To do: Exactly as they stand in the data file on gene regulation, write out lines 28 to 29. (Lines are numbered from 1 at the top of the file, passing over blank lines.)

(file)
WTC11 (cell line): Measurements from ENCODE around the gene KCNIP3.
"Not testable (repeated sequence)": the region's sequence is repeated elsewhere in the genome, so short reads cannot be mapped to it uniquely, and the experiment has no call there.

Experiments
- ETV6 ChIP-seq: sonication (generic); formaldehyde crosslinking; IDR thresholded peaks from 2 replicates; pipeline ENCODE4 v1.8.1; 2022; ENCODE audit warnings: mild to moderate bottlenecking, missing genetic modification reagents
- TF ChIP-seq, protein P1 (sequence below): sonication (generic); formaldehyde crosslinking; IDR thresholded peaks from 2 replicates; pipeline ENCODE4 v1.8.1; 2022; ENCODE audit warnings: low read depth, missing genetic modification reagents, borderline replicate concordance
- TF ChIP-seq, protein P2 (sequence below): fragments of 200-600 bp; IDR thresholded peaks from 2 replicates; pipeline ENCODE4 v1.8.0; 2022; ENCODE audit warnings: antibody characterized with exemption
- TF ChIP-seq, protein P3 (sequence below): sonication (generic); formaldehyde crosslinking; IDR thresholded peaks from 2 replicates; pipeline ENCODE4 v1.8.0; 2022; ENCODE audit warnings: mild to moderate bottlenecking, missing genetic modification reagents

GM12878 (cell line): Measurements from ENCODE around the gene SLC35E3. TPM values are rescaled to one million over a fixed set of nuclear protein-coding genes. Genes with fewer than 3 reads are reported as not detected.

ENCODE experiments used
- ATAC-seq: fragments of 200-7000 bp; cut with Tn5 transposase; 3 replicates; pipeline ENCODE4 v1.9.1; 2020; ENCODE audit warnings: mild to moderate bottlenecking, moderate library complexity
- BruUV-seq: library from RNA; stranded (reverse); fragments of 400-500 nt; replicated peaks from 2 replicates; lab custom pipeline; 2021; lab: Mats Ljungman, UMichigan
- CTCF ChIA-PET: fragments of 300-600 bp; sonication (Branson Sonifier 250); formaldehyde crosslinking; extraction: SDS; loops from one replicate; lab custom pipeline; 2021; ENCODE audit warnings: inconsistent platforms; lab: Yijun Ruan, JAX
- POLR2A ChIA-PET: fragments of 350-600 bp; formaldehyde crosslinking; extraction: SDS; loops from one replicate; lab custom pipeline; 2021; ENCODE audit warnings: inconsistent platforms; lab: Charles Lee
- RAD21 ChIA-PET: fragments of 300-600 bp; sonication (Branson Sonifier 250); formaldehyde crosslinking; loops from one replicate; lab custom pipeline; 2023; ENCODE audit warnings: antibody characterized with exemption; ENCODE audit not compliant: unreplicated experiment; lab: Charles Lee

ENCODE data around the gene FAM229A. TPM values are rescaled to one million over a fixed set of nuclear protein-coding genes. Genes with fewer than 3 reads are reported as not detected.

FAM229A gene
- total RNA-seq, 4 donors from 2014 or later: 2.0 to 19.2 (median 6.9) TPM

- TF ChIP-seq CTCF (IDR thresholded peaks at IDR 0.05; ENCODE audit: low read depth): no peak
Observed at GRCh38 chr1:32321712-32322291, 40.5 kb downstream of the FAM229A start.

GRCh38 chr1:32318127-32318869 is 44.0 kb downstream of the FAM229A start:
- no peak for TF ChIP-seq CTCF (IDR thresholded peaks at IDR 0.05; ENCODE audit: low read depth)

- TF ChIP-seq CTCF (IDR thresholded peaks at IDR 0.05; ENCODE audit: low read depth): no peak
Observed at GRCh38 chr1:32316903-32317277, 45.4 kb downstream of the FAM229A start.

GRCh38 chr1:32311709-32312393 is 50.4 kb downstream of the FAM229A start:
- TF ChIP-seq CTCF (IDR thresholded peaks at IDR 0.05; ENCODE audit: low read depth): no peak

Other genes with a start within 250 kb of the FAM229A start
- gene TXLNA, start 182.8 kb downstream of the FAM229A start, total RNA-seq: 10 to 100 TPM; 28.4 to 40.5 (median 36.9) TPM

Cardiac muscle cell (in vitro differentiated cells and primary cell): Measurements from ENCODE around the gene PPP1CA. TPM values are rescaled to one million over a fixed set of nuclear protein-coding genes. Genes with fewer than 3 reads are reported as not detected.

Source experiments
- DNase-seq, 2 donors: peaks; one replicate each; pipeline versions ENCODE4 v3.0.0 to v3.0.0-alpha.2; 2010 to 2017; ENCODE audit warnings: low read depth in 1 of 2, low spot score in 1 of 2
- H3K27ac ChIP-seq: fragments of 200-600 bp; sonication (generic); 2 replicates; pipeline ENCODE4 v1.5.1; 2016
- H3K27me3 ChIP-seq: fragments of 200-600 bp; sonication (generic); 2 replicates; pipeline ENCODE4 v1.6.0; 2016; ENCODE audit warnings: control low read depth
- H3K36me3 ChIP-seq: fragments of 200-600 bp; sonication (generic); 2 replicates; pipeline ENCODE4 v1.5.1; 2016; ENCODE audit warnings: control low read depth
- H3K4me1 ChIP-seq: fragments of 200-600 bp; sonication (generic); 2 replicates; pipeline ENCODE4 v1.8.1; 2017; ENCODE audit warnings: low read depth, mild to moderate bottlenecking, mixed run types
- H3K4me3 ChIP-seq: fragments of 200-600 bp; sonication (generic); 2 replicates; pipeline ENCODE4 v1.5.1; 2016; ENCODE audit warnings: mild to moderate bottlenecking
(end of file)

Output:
Cardiac muscle cell (in vitro differentiated cells and primary cell): Measurements from ENCODE around the gene PPP1CA. TPM values are rescaled to one million over a fixed set of nuclear protein-coding genes. Genes with fewer than 3 reads are reported as not detected.

Source experiments